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History’s Biggest Software Fails: Mars Climate Orbiter

Retail has faced unprecedented challenges this past year (and counting).

Space: The final frontier. The vastly unknown and infinitely large. It’s been the cause for human curiosity since the dawn of time as man has gazed into the night skies befuddled by a darkness speckled with bright shining lights. It’s been the lifelong dream and even obsession of many great people to understand the mysteries of the universe. The foreign planets, millions of light years away, fill us with hope and simultaneously a visceral dread at the idea that we are probably not alone. Great fiction has arisen from the concept of space, where travelling to distant galaxies in search for life, survival or answers spurs explorers to places where no man has ever gone before.

NASA’s Mars Climate Orbiter

Therefore, it’s no surprise that the world’s governments invest heavily into space exploration in an attempt to better understand ourselves and how we fit into this unimaginably vast universe. In fact, some would argue that it’s a matter of global security. The 11th of December, 1998, scientists from NASA launched a 125 million dollar satellite to Mars that would be the first weather observer on a foreign planet. With high hopes the team watched as one of Earth’s greatest achievements approached the red planet after a year of travel. However, on the 23rd of September 1999, as the satellite approached Mars, it suddenly disappeared. They quickly realised it was gone for good.

As we’ve seen previously on History’s Biggest Software Fails, a simple software glitch can make all the difference. In the case of NASA’s Mars Climate Orbiter, a localisation issue turned out to be a costly and devastating mistake. After the disastrous and mysterious disappearance of the orbiter, a review board came together to investigate what could have gone wrong in the first place. They found that en route to Mars, there had already been plenty of complications, which had forced the spacecraft to make 10 to 14 times more minor adjustments than expected. The last few signals received from the spacecraft stated that it was approaching dangerously close to the Martian atmosphere. A few days later, thanks to atmospheric friction, it was ripped apart.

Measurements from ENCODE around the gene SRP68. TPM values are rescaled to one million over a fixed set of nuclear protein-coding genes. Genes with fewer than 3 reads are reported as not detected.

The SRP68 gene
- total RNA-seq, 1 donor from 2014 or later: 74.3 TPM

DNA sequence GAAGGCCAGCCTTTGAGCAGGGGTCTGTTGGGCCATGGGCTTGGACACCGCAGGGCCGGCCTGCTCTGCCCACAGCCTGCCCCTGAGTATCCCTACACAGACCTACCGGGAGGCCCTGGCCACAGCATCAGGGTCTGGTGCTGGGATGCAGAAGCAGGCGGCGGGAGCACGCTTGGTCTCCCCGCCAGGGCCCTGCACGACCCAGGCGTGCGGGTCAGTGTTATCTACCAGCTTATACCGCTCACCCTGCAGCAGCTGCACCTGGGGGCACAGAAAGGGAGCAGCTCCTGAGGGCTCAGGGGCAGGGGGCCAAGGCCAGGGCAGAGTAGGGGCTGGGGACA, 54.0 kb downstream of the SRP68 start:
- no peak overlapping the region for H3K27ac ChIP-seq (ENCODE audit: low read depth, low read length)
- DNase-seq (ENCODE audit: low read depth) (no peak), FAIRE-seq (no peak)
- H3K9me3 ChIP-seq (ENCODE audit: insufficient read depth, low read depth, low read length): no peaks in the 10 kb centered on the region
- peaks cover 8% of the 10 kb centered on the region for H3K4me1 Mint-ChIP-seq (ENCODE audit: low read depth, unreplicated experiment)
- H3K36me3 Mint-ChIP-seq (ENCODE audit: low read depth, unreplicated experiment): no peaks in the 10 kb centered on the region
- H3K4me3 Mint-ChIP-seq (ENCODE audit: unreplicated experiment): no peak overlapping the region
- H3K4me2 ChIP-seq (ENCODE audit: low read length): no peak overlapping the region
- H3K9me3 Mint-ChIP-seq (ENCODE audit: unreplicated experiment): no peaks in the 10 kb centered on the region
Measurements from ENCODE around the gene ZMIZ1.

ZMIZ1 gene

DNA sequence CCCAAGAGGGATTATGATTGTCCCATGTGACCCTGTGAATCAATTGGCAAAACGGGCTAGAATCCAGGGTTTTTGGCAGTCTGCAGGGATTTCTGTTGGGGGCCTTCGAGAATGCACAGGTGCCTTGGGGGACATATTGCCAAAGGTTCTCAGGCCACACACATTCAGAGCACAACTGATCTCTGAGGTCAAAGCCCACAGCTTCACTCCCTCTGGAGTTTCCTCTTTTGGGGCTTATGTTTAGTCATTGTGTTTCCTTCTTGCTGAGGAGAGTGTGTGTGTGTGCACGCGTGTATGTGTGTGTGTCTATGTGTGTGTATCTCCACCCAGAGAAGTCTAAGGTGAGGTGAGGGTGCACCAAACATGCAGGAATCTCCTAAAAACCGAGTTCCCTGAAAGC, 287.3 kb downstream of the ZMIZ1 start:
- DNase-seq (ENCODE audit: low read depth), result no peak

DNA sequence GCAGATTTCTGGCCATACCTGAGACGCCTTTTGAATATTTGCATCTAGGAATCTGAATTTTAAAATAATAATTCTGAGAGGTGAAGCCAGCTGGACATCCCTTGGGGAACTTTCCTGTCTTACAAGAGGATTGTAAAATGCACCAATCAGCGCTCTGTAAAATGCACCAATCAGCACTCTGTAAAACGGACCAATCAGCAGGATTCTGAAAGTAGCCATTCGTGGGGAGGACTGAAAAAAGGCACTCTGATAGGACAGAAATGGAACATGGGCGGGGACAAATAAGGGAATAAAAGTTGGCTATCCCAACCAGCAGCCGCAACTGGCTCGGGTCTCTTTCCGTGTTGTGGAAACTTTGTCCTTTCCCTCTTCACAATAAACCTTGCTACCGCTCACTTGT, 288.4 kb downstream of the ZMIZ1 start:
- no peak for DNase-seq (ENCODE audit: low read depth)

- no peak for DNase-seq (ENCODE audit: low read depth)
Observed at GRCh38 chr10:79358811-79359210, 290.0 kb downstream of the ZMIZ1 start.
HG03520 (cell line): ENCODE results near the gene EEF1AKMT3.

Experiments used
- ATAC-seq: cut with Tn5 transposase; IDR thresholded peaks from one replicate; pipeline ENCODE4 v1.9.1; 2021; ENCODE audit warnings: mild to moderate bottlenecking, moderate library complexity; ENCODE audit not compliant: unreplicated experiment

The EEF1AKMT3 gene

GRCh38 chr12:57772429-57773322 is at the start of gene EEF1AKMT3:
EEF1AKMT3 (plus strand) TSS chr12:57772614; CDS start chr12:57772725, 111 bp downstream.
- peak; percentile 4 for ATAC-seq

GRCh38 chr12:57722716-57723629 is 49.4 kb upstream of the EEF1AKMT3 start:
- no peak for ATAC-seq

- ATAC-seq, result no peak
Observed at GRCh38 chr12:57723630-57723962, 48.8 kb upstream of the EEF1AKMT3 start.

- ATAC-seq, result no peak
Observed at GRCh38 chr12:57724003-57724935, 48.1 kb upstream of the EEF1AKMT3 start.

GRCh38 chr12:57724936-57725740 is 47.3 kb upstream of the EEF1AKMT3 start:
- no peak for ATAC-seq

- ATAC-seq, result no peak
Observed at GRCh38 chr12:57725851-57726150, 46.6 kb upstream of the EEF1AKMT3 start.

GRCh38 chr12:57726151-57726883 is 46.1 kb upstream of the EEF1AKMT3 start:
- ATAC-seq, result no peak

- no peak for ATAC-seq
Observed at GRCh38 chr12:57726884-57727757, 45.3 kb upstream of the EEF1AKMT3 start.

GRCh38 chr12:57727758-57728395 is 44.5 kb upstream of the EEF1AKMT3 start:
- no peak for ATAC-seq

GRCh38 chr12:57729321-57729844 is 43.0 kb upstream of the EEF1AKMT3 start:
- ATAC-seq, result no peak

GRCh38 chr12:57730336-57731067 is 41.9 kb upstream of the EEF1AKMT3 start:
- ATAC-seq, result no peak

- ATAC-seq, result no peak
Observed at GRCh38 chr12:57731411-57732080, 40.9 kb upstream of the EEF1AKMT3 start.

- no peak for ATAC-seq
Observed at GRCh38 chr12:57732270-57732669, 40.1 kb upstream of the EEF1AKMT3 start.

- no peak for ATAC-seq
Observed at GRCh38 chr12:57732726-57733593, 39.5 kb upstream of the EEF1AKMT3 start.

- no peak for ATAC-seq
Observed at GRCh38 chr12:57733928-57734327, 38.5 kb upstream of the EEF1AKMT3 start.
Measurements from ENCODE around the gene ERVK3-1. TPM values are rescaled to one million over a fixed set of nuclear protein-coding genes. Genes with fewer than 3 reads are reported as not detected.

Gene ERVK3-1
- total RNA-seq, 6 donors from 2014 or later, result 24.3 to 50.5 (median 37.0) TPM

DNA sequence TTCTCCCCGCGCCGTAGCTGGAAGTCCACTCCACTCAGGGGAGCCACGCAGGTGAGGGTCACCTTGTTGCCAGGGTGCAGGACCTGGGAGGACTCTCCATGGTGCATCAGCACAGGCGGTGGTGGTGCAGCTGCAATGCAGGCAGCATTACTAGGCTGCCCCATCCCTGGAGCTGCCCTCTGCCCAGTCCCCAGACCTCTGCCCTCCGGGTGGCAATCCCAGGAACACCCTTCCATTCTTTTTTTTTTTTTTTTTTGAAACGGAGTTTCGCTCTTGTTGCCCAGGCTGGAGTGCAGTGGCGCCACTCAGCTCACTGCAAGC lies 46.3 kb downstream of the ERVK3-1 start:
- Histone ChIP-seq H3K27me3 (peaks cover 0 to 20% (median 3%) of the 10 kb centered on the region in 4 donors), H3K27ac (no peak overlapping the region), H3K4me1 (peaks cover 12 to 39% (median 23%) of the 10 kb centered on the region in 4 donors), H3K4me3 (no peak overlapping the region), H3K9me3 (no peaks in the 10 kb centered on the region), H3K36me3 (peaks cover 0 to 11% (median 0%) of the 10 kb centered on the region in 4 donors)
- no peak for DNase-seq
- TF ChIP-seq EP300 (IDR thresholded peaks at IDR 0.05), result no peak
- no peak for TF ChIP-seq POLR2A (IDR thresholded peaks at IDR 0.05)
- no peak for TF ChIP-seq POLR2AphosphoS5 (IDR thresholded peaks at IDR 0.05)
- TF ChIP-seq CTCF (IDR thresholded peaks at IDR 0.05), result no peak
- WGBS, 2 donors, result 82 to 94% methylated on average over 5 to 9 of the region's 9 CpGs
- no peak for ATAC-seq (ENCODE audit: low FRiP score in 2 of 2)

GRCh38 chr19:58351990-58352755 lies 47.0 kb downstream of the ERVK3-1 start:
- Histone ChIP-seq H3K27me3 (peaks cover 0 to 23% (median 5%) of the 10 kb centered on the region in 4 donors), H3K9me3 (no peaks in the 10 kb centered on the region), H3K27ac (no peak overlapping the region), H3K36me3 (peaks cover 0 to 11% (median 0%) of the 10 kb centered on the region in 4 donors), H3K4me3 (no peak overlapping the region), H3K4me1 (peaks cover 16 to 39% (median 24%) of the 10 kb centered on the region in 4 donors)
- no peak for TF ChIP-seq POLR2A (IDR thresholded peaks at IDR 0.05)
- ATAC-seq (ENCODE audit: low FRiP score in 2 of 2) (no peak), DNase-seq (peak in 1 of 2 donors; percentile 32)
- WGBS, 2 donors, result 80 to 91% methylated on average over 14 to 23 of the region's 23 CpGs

So what exactly went wrong? It seems that the propulsion engineers at Lockheed Martin who provided the thrusters to propel the spacecraft towards its destination supplied a piece of software that measured in United States customary units (pounds, etc.). A second piece of software, created by NASA, expected to receive the measurements in metric units. As one pound of force is approximately 4.5 newtons, the thrusters were 4.45 times more powerful than they should have been. The result? 327.6 million dollars burned up in a matter of minutes.

At the time, in the late 90s, there was an atmosphere of the faster and cheaper, the better when it came to space exploration. Thanks to these time and budget restrictions, a number of foreseeable accidents occurred that dearly cost NASA. In the case of the Mars Climate Orbiter, it seems that localisation testing the software behind the thrusters could have been the difference between success and failure. When realising a project it’s vital to ensure that every single step is developed to perfection and investing in comprehensive testing is an excellent way to achieve a final product that is out of this world.




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